Rehtaeh Parsons, cyberspace and "justice:" a cautionary tale

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On April 19, 1989, a 39-year-old woman named Trisha Meili went for a jog in New York’s Central Park. She was raped and violently assaulted.

Partly because of the attack’s brutality, partly because of news reports the perpetrators were a gang of “wilding” black youths and partly because of who the victim was—white, a Yale MBA, a Wall Street investment banker—“the Central Park Jogger” case stirred global pre-Internet passions and angry demands police arrest someone—now.

The police did charge five teenaged boys, four blacks and an Hispanic. Though some were juveniles, police and media publicly identified them anyway. Four confessed. They were all convicted and sentenced to lengthy prison terms.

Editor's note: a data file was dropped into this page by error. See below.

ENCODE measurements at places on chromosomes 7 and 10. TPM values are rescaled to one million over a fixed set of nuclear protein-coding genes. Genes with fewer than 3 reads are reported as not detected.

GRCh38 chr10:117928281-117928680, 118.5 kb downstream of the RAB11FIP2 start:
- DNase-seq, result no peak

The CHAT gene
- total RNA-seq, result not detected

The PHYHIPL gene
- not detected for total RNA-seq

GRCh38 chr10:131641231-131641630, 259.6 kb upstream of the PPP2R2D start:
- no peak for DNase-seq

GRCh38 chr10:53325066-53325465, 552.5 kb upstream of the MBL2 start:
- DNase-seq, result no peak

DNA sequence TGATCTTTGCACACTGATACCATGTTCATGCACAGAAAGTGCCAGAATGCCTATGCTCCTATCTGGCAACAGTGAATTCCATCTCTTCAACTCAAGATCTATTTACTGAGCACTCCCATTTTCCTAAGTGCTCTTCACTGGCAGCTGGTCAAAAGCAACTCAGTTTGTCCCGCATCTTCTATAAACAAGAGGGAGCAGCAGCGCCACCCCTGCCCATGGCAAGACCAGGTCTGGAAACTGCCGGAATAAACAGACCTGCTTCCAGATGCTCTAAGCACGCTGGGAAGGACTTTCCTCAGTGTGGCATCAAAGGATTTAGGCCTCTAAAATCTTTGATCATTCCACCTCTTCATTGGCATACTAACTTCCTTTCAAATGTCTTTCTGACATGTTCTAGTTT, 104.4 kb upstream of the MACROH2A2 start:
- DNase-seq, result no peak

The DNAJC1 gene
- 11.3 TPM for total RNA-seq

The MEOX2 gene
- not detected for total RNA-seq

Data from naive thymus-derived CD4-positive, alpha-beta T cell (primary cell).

“Justice” had been served.

Flash forward 13 years.

The boys, now men, had served their sentences and been released.

That’s when another man confessed to the crime. His DNA matched that found at the crime scene.

The original convictions were—too late—vacated.

What went wrong? In the rush for “justice,” certain inconvenient facts got overlooked. The confessions, which often contradicted one another about what had happened and were all later recanted, had been coerced by a police force under intense public pressure to nail the bastards. None of the crime scene DNA matched any of the suspects; the only DNA collected came from one, then-unknown-now-known person.

Why am I telling you all this?

Because, at a time of understandable, social-media-enflamed passion about the tragic suicide of Rehtaeh Parsons, we need to be cautious about what we think we know.